The Theater Barn: Irving Berlin has his way
NEW LEBANON, N.Y. -- The Theater Barn is dishing up a real charmer with "I Love a Piano," a smartly conceived look at the music of that grand master of American song, Irving Berlin.
Starting in the present with the discovery of a ratty old standup piano ("Imagine what stories this piano has to tell," one of the revue’s characters says), creators Ray Roderick and Michael Berkeley trace the arc of Berlin’s songs over five decades, from a modest music shop in 1910 to a summer stock theater in the late 1950s and on to a finale featuring the show’s six-member ensemble in a spirited rendition of the show’s title song.
Rather than parade songs in dutiful fashion, Roderick and Berkeley package Berlin’s material as mini-musicals, each one saying something about the fabric of 20th century life in America and the simple, basic emotional impulses and needs that form our relationships.
Along the way, we go to the movies and Broadway, dance in speakeasies and ballrooms, follow Army draftees, and the women who wait for them, through World War II into the days of their homecoming and America’s adjustment to post-war life.
The cast is likeable and skillful -- more in the cases of Jerielle Morwitz and Shaun Rice. Morowitz brings a delightfully wry, knowing style to the stage. Rice, who was hobbled by the material in "Gutenberg! The Musical!" which preceded "I Love a Piano" at The Theater Barn, has a rich voice, shrewd comedic instincts and, like Morowitz, a stage-veteran savvy and know-how. The two are particularly charming in their "You’re Just in Love" duet from "Call Me Madam."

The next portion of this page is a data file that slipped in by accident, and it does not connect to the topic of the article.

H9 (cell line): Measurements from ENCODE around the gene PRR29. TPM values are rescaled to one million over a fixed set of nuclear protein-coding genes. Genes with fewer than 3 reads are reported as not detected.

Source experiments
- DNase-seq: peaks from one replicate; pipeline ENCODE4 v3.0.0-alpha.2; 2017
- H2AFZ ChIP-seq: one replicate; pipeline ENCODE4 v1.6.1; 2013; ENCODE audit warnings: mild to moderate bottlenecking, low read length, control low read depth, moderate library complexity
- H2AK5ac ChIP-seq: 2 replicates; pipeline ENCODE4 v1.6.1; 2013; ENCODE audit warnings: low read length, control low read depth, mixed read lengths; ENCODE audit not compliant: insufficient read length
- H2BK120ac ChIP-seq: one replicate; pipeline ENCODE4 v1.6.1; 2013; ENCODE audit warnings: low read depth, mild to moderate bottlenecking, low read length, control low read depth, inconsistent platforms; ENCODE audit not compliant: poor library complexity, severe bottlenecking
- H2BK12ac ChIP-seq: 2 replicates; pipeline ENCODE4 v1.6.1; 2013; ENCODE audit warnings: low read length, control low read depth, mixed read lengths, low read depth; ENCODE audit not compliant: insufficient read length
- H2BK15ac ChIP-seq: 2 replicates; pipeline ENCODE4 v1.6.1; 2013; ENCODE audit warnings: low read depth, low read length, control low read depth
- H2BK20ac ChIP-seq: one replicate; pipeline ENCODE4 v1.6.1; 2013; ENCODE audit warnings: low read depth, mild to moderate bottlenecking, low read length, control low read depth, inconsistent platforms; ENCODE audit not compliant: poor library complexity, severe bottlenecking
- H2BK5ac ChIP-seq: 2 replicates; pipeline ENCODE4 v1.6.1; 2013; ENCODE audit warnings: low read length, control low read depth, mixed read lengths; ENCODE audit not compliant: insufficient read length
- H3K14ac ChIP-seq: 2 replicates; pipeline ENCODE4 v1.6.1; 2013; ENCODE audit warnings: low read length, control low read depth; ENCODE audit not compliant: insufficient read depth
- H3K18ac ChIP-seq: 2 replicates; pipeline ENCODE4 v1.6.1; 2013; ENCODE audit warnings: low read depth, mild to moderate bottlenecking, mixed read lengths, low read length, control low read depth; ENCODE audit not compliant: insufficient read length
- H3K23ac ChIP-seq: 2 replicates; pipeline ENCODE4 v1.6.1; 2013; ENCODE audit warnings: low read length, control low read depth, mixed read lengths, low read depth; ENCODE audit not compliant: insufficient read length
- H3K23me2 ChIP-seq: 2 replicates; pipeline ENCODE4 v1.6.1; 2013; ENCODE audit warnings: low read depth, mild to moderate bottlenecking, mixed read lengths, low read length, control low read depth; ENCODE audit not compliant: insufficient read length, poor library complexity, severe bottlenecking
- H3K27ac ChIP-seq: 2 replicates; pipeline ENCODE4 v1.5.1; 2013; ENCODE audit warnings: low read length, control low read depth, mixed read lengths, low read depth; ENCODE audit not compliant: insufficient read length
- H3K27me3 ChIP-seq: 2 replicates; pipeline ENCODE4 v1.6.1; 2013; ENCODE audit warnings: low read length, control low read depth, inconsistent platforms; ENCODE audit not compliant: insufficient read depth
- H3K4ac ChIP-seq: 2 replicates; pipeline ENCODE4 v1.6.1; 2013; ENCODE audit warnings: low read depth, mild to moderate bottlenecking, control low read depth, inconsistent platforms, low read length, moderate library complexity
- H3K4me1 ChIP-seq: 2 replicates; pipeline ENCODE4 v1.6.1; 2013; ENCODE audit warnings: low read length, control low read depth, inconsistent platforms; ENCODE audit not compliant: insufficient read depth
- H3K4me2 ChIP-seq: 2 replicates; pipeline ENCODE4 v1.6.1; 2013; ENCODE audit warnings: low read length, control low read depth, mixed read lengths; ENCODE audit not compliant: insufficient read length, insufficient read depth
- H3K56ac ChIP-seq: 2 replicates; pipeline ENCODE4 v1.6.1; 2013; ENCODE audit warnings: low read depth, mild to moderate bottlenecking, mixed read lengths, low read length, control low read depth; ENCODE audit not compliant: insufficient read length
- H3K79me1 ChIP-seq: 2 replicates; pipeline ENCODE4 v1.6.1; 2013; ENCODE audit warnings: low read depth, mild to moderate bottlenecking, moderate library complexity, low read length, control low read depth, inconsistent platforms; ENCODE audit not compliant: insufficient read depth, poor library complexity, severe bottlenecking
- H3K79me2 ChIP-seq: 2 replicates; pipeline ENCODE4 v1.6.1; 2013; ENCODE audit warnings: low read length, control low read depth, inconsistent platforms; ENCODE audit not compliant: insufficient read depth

Separately and together, Stephanos Bacon and Teresa Whitt also are engaging, especially in their affecting "Blue Skies" duet.
And while Bacon does a fine straightforward job with "Puttin’ on the Ritz," given the song’s memorable treatment in Mel Brooks’ "Young Frankenstein," it’s impossible to listen to Bacon without chuckling -- just a bit.
Kimberley Suskind has a lovely way with Berlin’s songs. Maclain Dassatti, who too often pushes harder than necessary and whose vocal quality is the least consistent, nevertheless manages some nice moments, not the least of which is his lead singing in "How Deep is the Ocean."
Like the piano at the center of this revue, Berlin’s songs have stories to tell -- personal stories about love, loss, relationships, patriotism, how we work, how we play, how we live. Nice!
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